Pediatric Holt-Oram Syndrome Treatment & Management

Updated: Aug 05, 2015
  • Author: Poothirikovil Venugopalan, MBBS, MD, FRCPCH; Chief Editor: Syamasundar Rao Patnana, MD  more...
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Treatment

Medical Care

Acute-stage management in patients with Holt-Oram syndrome

Treatment is directed at the cardiac manifestations. Care may be necessary with exacerbations of heart failure, for interventional procedures, or for surgical correction of heart disease. Administer medications as dictated by the heart disease.

Establish a complete diagnosis, and counsel the patient and family.

Consultations

Consult with the following:

  • Pediatric cardiologist
  • Orthopedic specialist
  • Radiologist
  • Nuclear medicine specialist
  • Family physician
  • Occupational therapist
  • Physiotherapist
  • Psychologist
  • School teacher
  • Specialist nurse
  • Pharmacist
  • Dietitian

Transfer

Transfer may be necessary for further evaluation and surgical intervention.

Diet and activity

Patients with Holt-Oram syndrome may require dietary modification because of their specific cardiac abnormality.

No activity restrictions are required unless a specific cardiac abnormality indicates otherwise.

Outpatient monitoring

Regular follow-up is essential for both cardiac and skeletal conditions. The patient should be seen by orthopedic and occupational therapists, as well as by physiotherapists.

At each visit, the importance of prevention of deformity must be emphasized.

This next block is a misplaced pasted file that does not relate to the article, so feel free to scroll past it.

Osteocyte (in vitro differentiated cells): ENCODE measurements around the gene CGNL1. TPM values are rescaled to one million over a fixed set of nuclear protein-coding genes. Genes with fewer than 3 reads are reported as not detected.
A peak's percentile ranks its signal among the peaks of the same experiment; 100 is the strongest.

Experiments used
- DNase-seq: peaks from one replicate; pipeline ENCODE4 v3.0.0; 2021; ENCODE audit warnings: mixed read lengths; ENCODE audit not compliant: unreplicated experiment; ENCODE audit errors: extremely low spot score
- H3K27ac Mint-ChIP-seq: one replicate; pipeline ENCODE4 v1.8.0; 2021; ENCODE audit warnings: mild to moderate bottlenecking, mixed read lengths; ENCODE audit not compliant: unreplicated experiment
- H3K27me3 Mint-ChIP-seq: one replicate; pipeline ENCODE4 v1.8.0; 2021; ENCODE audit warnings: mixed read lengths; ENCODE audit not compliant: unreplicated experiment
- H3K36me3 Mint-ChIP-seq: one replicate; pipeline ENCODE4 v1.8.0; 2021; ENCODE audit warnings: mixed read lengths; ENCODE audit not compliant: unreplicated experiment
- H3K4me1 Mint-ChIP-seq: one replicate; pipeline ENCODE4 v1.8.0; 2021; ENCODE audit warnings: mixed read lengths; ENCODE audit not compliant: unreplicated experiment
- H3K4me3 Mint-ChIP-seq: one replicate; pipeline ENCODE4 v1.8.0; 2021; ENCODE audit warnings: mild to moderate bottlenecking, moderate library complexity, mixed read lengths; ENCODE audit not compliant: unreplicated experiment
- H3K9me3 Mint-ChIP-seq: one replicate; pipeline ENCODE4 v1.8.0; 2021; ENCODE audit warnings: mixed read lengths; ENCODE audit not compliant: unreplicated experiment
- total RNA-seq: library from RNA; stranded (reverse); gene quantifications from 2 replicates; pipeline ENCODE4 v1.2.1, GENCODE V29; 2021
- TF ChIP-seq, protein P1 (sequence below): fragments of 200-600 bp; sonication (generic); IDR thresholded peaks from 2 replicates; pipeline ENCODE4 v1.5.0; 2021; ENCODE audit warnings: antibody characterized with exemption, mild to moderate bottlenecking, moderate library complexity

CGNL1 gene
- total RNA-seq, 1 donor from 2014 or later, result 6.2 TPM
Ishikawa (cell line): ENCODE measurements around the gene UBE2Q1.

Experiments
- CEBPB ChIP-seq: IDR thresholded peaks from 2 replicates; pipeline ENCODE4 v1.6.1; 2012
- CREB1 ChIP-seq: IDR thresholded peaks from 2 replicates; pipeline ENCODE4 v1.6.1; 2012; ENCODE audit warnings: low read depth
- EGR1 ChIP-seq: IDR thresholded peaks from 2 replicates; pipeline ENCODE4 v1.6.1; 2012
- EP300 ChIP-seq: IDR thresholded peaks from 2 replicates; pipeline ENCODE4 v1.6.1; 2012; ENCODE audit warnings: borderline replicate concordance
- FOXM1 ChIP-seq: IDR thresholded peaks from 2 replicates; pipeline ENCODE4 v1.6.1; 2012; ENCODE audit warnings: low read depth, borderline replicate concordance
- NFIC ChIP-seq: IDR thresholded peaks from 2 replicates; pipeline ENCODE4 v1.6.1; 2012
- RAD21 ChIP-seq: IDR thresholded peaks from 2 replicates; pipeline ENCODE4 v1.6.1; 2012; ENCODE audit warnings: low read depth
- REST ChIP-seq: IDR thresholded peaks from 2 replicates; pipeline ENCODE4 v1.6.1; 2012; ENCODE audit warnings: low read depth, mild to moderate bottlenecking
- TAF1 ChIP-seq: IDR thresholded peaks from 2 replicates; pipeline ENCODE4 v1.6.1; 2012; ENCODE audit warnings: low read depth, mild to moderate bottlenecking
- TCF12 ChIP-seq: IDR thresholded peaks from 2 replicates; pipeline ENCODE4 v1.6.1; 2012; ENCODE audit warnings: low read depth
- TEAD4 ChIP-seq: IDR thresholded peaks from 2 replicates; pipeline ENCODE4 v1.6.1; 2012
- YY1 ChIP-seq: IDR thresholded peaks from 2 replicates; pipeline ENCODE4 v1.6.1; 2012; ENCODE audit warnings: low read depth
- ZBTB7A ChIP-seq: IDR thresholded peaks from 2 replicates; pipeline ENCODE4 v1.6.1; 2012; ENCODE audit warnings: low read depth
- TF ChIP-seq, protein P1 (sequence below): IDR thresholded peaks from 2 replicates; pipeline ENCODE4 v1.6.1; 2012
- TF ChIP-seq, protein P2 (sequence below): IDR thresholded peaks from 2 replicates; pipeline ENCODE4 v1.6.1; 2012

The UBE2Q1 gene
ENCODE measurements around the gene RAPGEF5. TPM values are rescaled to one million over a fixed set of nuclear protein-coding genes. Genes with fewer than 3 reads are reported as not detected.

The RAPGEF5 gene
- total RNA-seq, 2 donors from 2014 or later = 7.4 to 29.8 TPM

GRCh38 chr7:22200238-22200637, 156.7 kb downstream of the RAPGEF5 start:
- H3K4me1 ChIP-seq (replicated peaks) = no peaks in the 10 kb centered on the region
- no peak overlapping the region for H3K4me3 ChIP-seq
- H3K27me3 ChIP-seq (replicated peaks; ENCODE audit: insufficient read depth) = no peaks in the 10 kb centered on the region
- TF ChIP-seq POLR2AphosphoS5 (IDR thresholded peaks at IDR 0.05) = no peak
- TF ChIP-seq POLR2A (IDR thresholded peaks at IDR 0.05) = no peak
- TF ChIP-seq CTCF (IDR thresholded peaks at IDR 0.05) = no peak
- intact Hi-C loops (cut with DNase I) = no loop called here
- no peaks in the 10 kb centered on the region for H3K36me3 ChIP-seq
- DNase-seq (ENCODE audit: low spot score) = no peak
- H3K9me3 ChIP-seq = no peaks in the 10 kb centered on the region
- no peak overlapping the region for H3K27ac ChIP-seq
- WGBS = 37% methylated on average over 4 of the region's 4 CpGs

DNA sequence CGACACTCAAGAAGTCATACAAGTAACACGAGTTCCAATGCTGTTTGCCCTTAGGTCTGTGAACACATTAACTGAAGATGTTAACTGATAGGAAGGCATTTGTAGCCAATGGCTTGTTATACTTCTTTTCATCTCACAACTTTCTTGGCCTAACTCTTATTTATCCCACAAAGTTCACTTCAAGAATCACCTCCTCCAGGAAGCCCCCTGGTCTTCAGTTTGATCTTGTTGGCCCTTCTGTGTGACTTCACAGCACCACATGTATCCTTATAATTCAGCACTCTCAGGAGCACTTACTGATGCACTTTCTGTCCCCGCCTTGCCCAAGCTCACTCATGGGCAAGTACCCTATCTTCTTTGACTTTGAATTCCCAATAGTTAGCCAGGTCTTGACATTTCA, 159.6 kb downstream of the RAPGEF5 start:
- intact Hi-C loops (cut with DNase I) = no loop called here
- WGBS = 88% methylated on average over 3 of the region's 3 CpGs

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Surgical Care

Cardiact defect

Treatment for the heart defect includes the following:

  • Appropriate surgical or nonsurgical correction of the heart defect is indicated and possible. A vast majority of atrial septal defects may be closed by transcatheter methods.
  • Palliative surgery, as indicated, if complete correction is not possible

Musculoskeletal defects

Treatment for musculoskeletal defects may include the following:

  • Take adequate measures to prevent acquired deformities and to treat existing deformities.
  • Surgical management of hand anomalies depends on the age, pattern, and degree of accompanying malformations of the upper limb.
  • Pollicization to improve function of index finger is recommended for patients with aplasia of the thumb. This is also recommended following amputation of a rudimental thumb.
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Long-Term Monitoring

 

 

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